Ties to beer put baseball in knotty moral position


May 10, 1991|By MIKE LITTWIN

An Oriole makes the third out of an inning, Jon Miller throws it to commercial, and a voice -- a smooth, calming, friendly but authoritative, announcer's school-type voice -- delivers what is nothing less than a paean to beer. Our founding fathers loved the stuff, we're told. George Washington had his own recipe. Colonials served it at Thanksgiving dinner, and today beer is served regularly in 80 million homes. And, it's to be used by "responsible adults." The message, the voice intones, is brought to you by Anheuser-Busch.

No one can be surprised by a beer commercial during a ballgame. The pop of a top is at least as familiar a sound as the crack of the bat. You can't turn on a game without seeing Bob Uecker escorted to the front row or being treated to a bunch of construction workers loading up after a hard day under their hard hats.

According to those who should know, the beer industry spends around $800 million a year on advertising, much of that sponsoring sports events. The Center for Science in the Public Interest says the average child will see as many as 100,000 televised beer commercials by the time he or she can legally order that first drink.

There are other numbers worth noting. For example, the voice on the radio, which seemed to suggest that beer was the bedrock upon which our nation was built, forgot to mention one beer-related statistic -- that, according to Mothers Against Drunk Driving, 22,415 Americans are expected to be killed by drunken drivers this year.

Drunken driving is in the news again. This happens from time to time, as when a famous baseball player drives his car into a tree, injuring himself and a teammate. Or when a famous diver drives his car into a crowd of kids, killing some of them. Or when a famous jockey is paralyzed after driving his car over the side of the hill. (For you irony fans: Following his accident, Willie Shoemaker, the jockey in question, was dropped by Early Times bourbon as its spokesman.)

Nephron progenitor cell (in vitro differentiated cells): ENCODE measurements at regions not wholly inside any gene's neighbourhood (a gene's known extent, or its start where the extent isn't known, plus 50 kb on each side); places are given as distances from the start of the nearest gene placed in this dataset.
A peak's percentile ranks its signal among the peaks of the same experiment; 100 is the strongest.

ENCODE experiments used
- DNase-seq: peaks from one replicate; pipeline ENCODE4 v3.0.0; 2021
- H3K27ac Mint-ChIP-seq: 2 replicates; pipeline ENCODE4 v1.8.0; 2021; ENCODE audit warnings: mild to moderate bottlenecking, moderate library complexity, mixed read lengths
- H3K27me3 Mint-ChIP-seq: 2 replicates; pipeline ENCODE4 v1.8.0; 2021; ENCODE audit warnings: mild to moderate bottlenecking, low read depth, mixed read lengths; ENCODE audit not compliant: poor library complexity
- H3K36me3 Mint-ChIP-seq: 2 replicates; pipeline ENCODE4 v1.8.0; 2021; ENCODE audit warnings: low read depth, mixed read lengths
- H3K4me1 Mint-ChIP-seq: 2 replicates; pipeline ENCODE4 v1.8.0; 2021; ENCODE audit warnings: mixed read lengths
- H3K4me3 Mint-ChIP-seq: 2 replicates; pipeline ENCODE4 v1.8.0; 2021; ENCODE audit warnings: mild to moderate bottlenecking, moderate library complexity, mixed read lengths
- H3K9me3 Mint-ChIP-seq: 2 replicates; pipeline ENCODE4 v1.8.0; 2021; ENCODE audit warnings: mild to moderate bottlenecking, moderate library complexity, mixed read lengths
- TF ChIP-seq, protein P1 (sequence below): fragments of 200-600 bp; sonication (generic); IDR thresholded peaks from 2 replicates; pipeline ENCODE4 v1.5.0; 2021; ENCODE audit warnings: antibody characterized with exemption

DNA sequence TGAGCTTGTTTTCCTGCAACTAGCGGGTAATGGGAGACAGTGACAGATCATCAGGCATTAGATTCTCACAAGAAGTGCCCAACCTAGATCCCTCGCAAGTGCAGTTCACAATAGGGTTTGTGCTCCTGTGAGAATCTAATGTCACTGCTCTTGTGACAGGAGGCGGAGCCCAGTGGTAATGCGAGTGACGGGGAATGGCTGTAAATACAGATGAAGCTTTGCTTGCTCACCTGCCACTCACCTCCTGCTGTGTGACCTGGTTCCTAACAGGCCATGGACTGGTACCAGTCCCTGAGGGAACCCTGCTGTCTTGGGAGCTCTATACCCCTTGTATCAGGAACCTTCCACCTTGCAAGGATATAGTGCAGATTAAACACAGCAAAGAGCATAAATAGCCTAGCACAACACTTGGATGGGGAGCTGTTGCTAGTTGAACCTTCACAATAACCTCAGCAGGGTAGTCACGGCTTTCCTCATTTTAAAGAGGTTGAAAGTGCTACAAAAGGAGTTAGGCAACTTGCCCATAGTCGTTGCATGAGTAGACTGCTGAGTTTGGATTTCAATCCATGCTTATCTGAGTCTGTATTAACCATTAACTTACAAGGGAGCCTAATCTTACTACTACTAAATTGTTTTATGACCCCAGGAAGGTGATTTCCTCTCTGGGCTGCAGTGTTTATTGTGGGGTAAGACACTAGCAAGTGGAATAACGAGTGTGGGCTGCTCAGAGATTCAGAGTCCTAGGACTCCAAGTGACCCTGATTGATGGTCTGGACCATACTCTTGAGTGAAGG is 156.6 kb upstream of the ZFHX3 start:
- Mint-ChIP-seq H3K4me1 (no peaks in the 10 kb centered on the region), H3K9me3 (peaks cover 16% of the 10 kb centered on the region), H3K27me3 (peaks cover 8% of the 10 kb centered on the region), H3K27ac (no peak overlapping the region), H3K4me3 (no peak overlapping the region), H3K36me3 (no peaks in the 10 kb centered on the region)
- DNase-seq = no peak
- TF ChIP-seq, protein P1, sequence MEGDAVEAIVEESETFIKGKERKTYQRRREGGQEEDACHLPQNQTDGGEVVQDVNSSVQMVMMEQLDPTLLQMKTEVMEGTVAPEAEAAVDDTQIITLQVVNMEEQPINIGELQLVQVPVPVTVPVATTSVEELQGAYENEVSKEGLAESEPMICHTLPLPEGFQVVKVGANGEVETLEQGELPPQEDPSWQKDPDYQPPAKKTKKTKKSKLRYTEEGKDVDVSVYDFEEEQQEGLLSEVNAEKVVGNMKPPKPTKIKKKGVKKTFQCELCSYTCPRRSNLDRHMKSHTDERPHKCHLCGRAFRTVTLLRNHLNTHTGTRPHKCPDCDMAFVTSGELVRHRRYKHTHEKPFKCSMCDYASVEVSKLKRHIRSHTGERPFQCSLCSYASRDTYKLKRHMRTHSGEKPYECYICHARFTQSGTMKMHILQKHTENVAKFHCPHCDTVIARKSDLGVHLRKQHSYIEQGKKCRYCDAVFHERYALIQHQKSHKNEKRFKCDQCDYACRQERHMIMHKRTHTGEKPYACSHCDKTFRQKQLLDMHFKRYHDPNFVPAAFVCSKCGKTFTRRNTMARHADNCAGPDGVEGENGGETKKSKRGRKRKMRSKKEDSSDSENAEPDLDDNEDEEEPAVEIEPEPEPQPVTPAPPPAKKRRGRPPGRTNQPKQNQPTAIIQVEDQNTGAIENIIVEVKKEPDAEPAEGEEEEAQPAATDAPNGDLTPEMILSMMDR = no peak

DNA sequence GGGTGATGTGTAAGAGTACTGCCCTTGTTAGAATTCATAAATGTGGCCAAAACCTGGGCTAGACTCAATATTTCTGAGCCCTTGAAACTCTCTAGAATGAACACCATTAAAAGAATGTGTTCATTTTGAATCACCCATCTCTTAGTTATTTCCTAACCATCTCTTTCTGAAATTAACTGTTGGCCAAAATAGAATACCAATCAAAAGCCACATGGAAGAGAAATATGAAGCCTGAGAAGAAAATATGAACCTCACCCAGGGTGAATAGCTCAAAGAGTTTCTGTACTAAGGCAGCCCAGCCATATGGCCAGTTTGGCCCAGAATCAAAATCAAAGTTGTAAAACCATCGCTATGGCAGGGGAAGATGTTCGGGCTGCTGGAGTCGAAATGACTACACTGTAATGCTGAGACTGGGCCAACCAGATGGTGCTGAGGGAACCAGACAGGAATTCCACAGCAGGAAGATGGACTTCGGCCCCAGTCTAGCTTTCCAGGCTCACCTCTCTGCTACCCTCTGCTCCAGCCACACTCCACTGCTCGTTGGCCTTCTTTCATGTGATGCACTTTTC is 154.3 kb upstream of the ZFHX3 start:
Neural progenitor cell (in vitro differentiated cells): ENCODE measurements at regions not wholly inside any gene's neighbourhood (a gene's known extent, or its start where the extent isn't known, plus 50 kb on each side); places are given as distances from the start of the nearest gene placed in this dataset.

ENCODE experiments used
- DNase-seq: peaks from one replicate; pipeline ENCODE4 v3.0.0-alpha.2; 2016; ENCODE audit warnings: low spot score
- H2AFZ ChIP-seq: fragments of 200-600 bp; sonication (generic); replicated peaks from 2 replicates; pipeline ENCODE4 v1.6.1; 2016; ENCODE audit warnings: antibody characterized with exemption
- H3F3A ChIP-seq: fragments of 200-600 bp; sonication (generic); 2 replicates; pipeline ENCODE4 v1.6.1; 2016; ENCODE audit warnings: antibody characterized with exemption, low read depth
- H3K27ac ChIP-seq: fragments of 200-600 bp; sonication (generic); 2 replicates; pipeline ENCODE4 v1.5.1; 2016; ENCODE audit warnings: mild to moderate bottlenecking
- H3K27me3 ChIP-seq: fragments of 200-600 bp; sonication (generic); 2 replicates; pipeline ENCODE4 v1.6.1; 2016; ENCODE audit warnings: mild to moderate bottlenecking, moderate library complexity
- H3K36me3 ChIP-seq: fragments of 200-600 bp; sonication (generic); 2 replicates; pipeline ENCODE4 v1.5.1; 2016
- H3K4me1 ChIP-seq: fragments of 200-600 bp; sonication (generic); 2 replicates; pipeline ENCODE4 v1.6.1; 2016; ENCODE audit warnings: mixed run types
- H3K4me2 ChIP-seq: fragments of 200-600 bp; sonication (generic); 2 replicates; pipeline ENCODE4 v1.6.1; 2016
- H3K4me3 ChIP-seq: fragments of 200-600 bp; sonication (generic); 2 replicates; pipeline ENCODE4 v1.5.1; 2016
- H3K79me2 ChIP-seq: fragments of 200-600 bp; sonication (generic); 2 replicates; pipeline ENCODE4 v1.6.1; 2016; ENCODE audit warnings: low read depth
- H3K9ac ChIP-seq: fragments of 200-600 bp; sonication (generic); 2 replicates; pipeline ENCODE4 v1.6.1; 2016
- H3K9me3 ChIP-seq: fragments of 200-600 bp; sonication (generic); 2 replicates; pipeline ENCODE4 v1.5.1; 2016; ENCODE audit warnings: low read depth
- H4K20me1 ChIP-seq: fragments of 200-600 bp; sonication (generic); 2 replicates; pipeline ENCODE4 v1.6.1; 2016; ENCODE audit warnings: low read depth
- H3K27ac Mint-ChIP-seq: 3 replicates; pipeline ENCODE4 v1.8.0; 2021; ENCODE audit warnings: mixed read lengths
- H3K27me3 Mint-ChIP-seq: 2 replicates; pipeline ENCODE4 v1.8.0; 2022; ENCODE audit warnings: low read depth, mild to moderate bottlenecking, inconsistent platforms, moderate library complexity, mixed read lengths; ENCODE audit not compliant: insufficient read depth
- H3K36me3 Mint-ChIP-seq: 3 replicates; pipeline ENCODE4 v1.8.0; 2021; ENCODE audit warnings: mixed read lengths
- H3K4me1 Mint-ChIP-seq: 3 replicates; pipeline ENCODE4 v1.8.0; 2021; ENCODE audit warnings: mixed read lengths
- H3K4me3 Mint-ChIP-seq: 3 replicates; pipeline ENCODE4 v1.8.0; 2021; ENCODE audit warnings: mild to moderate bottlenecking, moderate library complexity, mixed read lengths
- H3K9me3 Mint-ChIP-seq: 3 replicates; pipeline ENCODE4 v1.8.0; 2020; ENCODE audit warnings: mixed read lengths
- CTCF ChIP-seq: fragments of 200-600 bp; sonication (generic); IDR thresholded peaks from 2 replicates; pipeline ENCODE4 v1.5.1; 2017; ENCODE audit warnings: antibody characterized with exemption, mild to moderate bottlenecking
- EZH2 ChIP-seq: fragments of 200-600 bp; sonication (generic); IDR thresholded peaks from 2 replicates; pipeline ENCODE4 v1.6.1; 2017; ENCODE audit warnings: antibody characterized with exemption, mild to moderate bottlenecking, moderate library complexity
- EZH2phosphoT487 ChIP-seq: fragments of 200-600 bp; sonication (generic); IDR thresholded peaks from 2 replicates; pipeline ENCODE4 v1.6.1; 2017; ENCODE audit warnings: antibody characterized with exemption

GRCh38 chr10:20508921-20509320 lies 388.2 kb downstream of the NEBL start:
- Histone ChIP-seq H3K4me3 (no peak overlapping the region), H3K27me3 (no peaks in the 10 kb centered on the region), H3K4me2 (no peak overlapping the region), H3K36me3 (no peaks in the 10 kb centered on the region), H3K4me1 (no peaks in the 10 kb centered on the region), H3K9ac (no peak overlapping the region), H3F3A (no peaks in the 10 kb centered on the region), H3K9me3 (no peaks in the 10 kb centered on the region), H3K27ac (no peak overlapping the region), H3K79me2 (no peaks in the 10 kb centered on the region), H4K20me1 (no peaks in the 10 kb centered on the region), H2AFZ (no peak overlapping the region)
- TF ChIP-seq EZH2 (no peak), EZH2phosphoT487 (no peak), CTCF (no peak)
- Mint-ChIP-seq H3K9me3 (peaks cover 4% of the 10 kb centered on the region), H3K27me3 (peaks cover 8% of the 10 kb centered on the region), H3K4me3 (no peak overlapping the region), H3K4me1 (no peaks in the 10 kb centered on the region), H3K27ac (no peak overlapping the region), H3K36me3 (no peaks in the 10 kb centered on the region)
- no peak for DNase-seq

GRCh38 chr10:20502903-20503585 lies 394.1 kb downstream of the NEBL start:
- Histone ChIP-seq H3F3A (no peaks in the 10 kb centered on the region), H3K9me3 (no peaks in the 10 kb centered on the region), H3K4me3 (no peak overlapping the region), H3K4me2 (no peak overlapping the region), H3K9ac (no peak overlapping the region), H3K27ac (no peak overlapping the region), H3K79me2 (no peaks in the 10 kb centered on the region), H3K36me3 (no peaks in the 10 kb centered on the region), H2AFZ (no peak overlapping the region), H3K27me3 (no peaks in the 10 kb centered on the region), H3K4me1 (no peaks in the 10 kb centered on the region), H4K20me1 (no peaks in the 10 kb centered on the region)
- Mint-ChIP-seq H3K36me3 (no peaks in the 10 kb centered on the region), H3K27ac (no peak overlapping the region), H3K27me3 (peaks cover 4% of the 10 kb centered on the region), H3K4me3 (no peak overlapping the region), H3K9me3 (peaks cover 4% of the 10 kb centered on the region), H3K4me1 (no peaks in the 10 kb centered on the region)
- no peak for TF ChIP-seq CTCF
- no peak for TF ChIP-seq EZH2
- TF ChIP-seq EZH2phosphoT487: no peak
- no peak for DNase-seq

The usual cries go up. They're heard. And they're ignored. You want to know how ignored? Two days after Len Dykstra smashed into a tree Monday, Cedric Figaro, an Indianapolis Colts linebacker, was charged with drunken driving when police found him asleep at the wheel. He was the sixth Colt or former Colt to have been arrested for driving drunk in less than two years.

We hear the cries, but where we don't hear them from is the office of the commissioner of baseball.

This, too, is not surprising, not when you consider all the advertising dollars that beer companies pour into baseball.

And so, when commissioner Fay Vincent is asked about Dykstra, he says only that he hopes his recovery is quick and complete. What he doesn't say is that drunken driving kills thousands of our citizens and that baseball has a responsibility to take a strong stand, as it does with other drugs.

Yes, other drugs. Alcohol is a drug. Ask any doctor. The difference between alcohol and other drugs isthat alcohol is legal. And, in fact, when I talked to a baseball spokesman about the commissioner's lack of response, he said that alcohol was legal, so what could the commissioner do? But, drunken driving is not legal. It's a crime, and, compounding the crime is that baseball continues to wink at it.

What it looks like is that baseball is caving in to the beer industry.

That's what Christine Lubinski, director of the National Council on Alcoholism and Drug Dependence, was quoted as saying the other day.

"The Medellin drug cartel is not a major sponsor, but beer is," Lubinski said. "Any reticence of major-league teams to deal with nTC alcoholism among players is tied to not giving beer a bad name."

For many who attend games, beer has a bad name nonetheless. We've all sat next to drunken, abusive fans. And we can only imagine theircondition when they drive home.

There are some sports teams concerned by this problem. At many stadiums, they cut off beer sales during the late innings, giving people time to sober up. The Orioles have a program whereby an inebriated customer can get a free ride home. At many stadiums, in what is thought to be agreat sacrifice, they no longer sell the 80-ounce cups of beer.

But most teams still hand out beer in the clubhouse after a game to the players. I've seen players grab six-packs for the ride home, which amounts to an abject failure of responsibility. Beer is also served in the press box, and I've seen abuses there, too.

Since baseball, and other sports, are so willing to be identified with beer, the people involved have a special responsibility. They, remember, are in the business of encouraging people to drink. They are saying, in effect, that alcohol is as wholesome as baseball is supposed to be.

Whoever listens or doesn't listen, baseball must be clear that drunken driving is dangerous and wrong. What's sadly missing from the commissioner in the Dykstra case is outrage or, given the absence of a program to confront the problem of drunken driving, anything that could pass for real compassion.

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